Samantha McGoldrick

Biomedical Engineering, Ph.D. Candidate

While mineralization is an important component of osteogenesis, pathological mineralization in soft tissues impairs tissue structure and function. Pathological mineralization can affect a variety of tissue types, e.g. vasculature calcification, kidney stones, bone metastases, calcification of articular cartilage in osteoarthritis. However, the underlying mechanism for pathological mineralization is poorly understood, making it difficult to predict when and where unwanted mineral deposits will form.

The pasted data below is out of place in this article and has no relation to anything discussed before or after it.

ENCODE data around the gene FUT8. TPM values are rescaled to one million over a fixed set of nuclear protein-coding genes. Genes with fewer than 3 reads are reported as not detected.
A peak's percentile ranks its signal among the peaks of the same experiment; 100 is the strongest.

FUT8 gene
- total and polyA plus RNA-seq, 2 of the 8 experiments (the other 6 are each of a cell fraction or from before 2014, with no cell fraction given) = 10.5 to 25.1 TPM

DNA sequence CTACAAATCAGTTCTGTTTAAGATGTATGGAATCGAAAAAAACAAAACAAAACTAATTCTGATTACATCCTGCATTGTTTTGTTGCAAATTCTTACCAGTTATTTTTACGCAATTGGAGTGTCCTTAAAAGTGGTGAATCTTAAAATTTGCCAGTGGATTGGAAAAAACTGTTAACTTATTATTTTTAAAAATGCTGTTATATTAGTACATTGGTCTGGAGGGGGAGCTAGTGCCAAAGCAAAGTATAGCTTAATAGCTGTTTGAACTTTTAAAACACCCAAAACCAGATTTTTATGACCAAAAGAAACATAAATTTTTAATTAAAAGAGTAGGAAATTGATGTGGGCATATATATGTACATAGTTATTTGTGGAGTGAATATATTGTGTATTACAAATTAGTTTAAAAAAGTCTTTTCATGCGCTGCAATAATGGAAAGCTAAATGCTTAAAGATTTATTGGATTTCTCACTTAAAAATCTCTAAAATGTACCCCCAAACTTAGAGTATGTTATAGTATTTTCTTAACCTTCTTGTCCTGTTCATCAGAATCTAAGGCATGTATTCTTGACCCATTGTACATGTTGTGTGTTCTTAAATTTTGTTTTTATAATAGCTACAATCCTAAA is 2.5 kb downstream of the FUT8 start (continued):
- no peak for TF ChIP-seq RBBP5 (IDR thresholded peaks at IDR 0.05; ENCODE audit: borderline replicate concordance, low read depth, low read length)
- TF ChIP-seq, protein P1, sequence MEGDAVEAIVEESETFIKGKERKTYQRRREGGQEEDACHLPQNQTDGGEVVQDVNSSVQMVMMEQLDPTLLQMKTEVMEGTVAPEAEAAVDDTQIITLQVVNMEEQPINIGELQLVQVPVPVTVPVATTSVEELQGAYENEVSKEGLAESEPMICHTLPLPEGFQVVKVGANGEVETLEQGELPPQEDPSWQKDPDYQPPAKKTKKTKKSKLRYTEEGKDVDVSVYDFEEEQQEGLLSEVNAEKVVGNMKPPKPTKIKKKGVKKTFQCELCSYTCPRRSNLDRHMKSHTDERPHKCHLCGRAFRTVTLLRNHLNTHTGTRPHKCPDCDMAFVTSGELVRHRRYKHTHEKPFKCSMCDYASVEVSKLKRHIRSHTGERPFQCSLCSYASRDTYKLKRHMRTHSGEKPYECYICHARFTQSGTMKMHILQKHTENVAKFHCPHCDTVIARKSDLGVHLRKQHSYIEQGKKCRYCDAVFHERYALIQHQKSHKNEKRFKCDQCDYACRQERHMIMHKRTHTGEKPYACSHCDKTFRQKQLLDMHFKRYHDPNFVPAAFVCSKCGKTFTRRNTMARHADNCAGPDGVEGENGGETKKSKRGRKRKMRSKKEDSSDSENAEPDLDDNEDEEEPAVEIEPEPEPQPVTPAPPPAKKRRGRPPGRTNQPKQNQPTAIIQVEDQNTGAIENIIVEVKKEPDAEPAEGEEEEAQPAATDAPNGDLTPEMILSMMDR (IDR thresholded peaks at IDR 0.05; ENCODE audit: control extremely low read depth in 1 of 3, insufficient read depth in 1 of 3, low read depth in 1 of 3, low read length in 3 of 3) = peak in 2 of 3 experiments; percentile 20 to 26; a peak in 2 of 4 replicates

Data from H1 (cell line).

The Kohn Lab discovered the mineral-binding peptide VTK for its high affinity to hydroxyapatite, bone-like mineral, and bone itself. When phosphorylated, pVTK demonstrates increased affinity for mineralized substrates and, interestingly, the ability to inhibit mineralization in differentiating osteoblast cultures. We are currently investigating the use of pVTK as a therapeutic to inhibit and/or halt progression of pathological mineralization, specifically fibrodysplasia ossificans progressiva and trauma-induced heterotopic ossification.